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Discussion Starter #1
Hi,

I'm new to the forum.

Looking into owning an electric car in the future! :D

However, I'm wondering about the differences:

As the new line of vehicles will come in three variants: hybrid, plug-in hybrid, and battery electric.

What's your opinion?
 

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I am sure that you will get a lot of opinions.
I have driven a hybrid (Toyota Prius) for 6 years. Great vehicle. I traded it for a Toyota Avalon Hybrid, again a great car.

Here is my opinion: the new Prius seems like a fantastic car, great milage, and better handling. I just don't like the looks.
(agreed, that is a personal opinion and some like the looks).
I have never owned a Hyundai, but I see many, many on the road, and owners I have talked too, all praise the car.
I like the looks of the Ioniq (but have not seen one in person). It uses a different hybrid drive train than the Prius. Some praise it, others scoff at it. I am in no rush, so will wait to see what owners report.
I like Hyundai's warranty, and would consider an EV version for my second, in-town vehicle. It will all come down to cost, warranty, and reports from other owners, and naturally, a test drive. I am disappointed in the EV milage, however.
I am at the waiting, researching, and considering phase.
 

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Discussion Starter #3
interesting

I am sure that you will get a lot of opinions.
I have driven a hybrid (Toyota Prius) for 6 years. Great vehicle. I traded it for a Toyota Avalon Hybrid, again a great car.

Here is my opinion: the new Prius seems like a fantastic car, great milage, and better handling. I just don't like the looks.
(agreed, that is a personal opinion and some like the looks).
I have never owned a Hyundai, but I see many, many on the road, and owners I have talked too, all praise the car.
I like the looks of the Ioniq (but have not seen one in person). It uses a different hybrid drive train than the Prius. Some praise it, others scoff at it. I am in no rush, so will wait to see what owners report.
I like Hyundai's warranty, and would consider an EV version for my second, in-town vehicle. It will all come down to cost, warranty, and reports from other owners, and naturally, a test drive. I am disappointed in the EV milage, however.
I am at the waiting, researching, and considering phase.
Thanks for the insightful feedback! It'll be my first electric car, so I'm also taking my time to get more reviews and opinions on it.

It looks like you had a good experience with the toyota series, that's good to know (as my alternative).

Please do share if you find out more about the EV version. I like the design of the hyundai too :) so it's a debate in my head right now haha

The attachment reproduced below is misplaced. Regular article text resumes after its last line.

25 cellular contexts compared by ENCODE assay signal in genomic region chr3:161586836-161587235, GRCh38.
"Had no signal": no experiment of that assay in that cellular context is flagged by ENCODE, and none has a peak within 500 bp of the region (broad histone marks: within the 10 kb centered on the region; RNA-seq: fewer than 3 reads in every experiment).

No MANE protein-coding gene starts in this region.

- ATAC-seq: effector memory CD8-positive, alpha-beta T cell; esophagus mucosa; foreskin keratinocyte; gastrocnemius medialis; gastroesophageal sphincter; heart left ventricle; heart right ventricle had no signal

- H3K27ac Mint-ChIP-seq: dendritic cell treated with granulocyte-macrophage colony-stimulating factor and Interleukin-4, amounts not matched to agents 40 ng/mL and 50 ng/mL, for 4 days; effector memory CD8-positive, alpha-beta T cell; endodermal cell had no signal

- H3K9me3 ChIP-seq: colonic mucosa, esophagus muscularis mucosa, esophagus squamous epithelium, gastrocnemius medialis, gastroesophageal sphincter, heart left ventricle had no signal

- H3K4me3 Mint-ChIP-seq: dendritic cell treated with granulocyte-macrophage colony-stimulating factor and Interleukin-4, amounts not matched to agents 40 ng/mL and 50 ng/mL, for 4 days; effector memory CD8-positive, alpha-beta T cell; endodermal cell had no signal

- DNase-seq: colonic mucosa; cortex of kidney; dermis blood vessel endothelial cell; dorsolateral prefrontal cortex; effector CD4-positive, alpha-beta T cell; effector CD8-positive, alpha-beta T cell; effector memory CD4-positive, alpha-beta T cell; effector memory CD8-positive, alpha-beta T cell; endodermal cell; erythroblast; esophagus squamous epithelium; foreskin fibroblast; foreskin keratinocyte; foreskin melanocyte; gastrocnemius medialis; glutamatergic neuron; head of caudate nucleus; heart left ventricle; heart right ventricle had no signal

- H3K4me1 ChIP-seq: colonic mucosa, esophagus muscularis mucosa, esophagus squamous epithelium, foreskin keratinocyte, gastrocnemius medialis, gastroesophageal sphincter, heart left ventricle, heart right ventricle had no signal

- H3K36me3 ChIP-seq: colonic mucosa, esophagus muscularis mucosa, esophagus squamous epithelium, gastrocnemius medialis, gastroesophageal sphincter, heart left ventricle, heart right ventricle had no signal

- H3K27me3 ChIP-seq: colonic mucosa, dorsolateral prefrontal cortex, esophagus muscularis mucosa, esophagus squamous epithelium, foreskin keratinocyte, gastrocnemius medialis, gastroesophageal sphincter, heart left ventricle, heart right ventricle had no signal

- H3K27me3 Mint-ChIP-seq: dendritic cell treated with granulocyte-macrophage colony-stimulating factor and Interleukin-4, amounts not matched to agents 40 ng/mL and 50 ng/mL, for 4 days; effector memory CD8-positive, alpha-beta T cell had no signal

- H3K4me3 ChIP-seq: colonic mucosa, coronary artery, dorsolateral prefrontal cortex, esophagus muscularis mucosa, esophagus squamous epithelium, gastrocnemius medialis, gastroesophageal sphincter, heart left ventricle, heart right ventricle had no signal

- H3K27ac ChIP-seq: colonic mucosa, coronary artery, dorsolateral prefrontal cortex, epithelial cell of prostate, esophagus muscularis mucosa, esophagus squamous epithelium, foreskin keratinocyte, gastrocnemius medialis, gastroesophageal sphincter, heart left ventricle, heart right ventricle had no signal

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Ioniq06
Thanks for your comment.

Yes, IMHO Toyota has mastered the hybrid vehicle. But they do not make an EV, and I think that is what I am interested in.
Toyota does make a plug-in Prius, but the limited EV range is a turn-off for me. That, plus, I do not like the looks.

So, I am waiting and watching.
 

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Discussion Starter #5
You're welcome :)

Ioniq06
Thanks for your comment.

Yes, IMHO Toyota has mastered the hybrid vehicle. But they do not make an EV, and I think that is what I am interested in.
Toyota does make a plug-in Prius, but the limited EV range is a turn-off for me. That, plus, I do not like the looks.

So, I am waiting and watching.
That's true. The range are very limited, but do you think they'll start expanding their selection?

Especially with the EV, as it doesn't leave any carbon around and better for the environment (prevents pollution)..

Have you ever encounter any issues with your hybrid?
 

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Ioniq06 - You asked:
Range expectation - I would hope so. Owners of EV's have anxiety over running out of power. We live in the west, and distances are far. a 50 mile range (there and back) just does not get us very far out of our valley. Unfortunately, larger batteries cost $$$. In time, battery chemistry will improve, and the range will get extended, but I don't see that occurring soon.

Re the environment - While your statement is true, in our area electricity is generated by burning coal, so the environment, while important to me, is secondary.

Re Issues - Absolutely none with the Prius. I enjoyed 130,000 trouble free miles, and other than oil change, it never saw the shop except for a recall to reprogram the computer. When I traded, there was no indication of the HV battery degrading; the Toyota Service Manager said that in 6 years working at the dealership, only 2 HB batteries were replaced, and they were both the older G2 (pre 2010) models.
That is why I bought an Avalon-Hybrid. I do not see myself ever buying anything but a hybrid.

Now, regarding the Ioniq, it is too soon to tell. I like the looks.